When investors are looking at putting their money in equities, they need to consider whether the stock's risk profile matches their tolerance for risk. Does the expected return justify the stock's level of risk, or are the stock's price movements too volatile for comfort?
One way to gauge a stock's riskiness is to look at its beta coefficient..
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What Beta Means
Beta measures a stock's price volatility in relation to price movements in the overall stock market. It is measured relative to a benchmark market index such as the S&P 500 and the NASDAQ.
A stock with a beta coefficient greater than one is considered riskier than the broader market. This indicates the stock's price movements would fluctuate greater than the overall market. For example, a stock with a beta of 1.2 means that its share price would be 20 percent more volatile compared to the market.
Stocks with lower betas that are less than one are considered more stable and less risky because their price fluctuations are less than the market's. Including a stock with a low beta will reduce the overall risk of your investment portfolio.
Stocks that have a beta value of exactly one means that the stock price moves in lockstep with the market. The disadvantage is that stocks with a beta of one don't present the investor with the possibility of making returns in excess of the systematic market return. The investor could do just as well by putting their money in a mutual fund that mimics a stock market index rather than taking the risk of investing in individual stocks.
For a beta to be useful, it must be compared to the right benchmark index. For example, it would make sense to compare a large corporation's stock price with movements in the S&P 500 index, but it wouldn't make sense to compare the price movements of bond exchange-traded funds (ETFs) to the same index. Bonds and equities have different investment and price characteristics and can't be compared to the same benchmark.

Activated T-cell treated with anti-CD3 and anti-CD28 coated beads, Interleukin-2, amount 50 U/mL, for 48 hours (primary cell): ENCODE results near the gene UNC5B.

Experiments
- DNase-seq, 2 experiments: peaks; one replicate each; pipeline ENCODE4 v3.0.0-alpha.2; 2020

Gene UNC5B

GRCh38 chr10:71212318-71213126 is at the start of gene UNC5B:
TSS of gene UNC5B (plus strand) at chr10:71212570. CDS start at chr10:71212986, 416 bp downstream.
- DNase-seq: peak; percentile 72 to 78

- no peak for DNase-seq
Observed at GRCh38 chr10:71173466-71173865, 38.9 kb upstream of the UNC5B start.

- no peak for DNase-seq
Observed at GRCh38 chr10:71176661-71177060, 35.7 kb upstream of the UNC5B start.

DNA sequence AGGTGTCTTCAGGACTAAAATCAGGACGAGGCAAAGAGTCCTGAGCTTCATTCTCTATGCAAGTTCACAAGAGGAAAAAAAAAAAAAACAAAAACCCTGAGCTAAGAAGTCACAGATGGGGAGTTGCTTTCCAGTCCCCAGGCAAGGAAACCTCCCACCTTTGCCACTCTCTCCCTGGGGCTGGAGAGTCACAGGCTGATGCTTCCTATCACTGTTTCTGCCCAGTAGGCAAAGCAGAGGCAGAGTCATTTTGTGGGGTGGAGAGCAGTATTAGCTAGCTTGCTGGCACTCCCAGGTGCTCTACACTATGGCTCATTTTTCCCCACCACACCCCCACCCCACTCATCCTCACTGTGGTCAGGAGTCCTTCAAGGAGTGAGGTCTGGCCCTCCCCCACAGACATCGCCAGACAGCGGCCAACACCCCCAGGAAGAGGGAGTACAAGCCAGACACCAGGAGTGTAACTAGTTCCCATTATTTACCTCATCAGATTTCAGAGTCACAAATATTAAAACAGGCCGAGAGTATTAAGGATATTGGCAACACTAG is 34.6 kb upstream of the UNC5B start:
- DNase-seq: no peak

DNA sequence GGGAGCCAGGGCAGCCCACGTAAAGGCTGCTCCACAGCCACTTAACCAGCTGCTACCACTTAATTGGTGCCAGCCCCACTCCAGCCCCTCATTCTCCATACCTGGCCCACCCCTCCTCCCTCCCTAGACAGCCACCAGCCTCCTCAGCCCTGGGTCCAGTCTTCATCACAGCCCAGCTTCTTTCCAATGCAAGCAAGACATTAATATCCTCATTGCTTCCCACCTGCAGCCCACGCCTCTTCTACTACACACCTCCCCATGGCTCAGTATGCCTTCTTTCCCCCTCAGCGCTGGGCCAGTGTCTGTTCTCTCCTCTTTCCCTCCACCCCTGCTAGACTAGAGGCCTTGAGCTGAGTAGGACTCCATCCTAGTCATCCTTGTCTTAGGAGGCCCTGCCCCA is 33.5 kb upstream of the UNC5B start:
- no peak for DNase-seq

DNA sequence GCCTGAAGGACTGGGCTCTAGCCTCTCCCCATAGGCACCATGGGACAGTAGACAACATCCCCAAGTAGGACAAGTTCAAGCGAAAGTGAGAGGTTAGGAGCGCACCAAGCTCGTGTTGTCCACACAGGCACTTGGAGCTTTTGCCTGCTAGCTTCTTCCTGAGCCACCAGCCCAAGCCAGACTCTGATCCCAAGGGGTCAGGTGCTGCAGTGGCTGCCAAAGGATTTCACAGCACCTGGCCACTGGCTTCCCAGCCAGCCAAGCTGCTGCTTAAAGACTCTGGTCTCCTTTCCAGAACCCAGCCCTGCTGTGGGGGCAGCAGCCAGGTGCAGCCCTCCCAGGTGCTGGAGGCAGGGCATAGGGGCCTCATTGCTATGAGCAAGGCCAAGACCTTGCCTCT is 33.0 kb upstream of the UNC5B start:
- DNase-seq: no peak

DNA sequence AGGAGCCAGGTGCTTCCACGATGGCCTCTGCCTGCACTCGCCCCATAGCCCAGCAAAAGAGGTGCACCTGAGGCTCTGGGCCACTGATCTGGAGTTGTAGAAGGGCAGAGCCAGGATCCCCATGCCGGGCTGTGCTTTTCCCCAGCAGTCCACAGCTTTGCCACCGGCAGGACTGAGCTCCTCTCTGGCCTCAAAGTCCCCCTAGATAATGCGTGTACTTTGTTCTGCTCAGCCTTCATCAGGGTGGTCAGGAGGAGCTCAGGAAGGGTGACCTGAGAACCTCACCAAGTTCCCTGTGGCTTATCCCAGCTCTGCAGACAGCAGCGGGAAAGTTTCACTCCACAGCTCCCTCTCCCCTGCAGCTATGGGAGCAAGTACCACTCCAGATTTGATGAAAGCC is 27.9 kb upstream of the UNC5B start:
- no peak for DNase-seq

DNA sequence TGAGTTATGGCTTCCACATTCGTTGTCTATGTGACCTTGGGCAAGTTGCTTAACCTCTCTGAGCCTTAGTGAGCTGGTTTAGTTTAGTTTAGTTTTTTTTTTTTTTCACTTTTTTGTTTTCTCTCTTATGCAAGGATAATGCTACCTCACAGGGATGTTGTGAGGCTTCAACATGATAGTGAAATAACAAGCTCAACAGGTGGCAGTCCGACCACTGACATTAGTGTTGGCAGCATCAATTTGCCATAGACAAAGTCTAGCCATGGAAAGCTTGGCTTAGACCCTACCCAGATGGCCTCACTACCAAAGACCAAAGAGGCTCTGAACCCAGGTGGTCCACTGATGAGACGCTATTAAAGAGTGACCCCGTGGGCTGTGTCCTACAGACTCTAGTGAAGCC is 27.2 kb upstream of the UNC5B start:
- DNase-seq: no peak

Consider also: Advantages and Disadvantages of Investing in Stocks
What Is the Capital Asset Pricing Model?
The Capital Asset Pricing Model (CAPM) explains the relationship between the risk of investing in a stock and the expected return. The expected return consists of a risk-free return (usually the yield on a 10-year U.S. treasury bond) plus the market systematic risk, plus a risk premium indicated by the beta of that stock..
Investors can use the CAPM to select stocks with betas high enough to give them the desired total expected return.
How to Use Beta
If you're uncomfortable with large price fluctuations in your investments, you're probably a risk-averse investor who is more interested in earning a steady income than scoring a big price gain. In this case, you should stay away from high-beta stocks like tech companies and stick with low-beta stocks such as utilities and banks.
Depending on your risk tolerance and investment strategy, you can use beta analysis to construct a portfolio of stocks with enough risk diversification to suit your comfort level.
Consider also: 6 Characteristics of the Stock Market
Advantages and Disadvantages of Beta
If a company has been in business for three years or more, a beta will have enough data points to give you an idea of how the stock price will move in relation to the market. Beta will give you some insight into a stock's short-term risk profile to analyze its volatility when making a CAPM analysis. However, since beta uses historical data, it's no guarantee that past performance can predict a stock's future price fluctuations.
The beta of a stock can also change from year to year, depending on the growth stage of the company. Betas don't work well with young companies where price movements are more sensitive to news and events about the company rather than an established history of earnings growth.
Just looking at a stock's volatility isn't enough to evaluate its risk profile. You also need to have a thorough understanding of the company's business fundamentals, its financial statements, and other metrics that show the financial health of the business.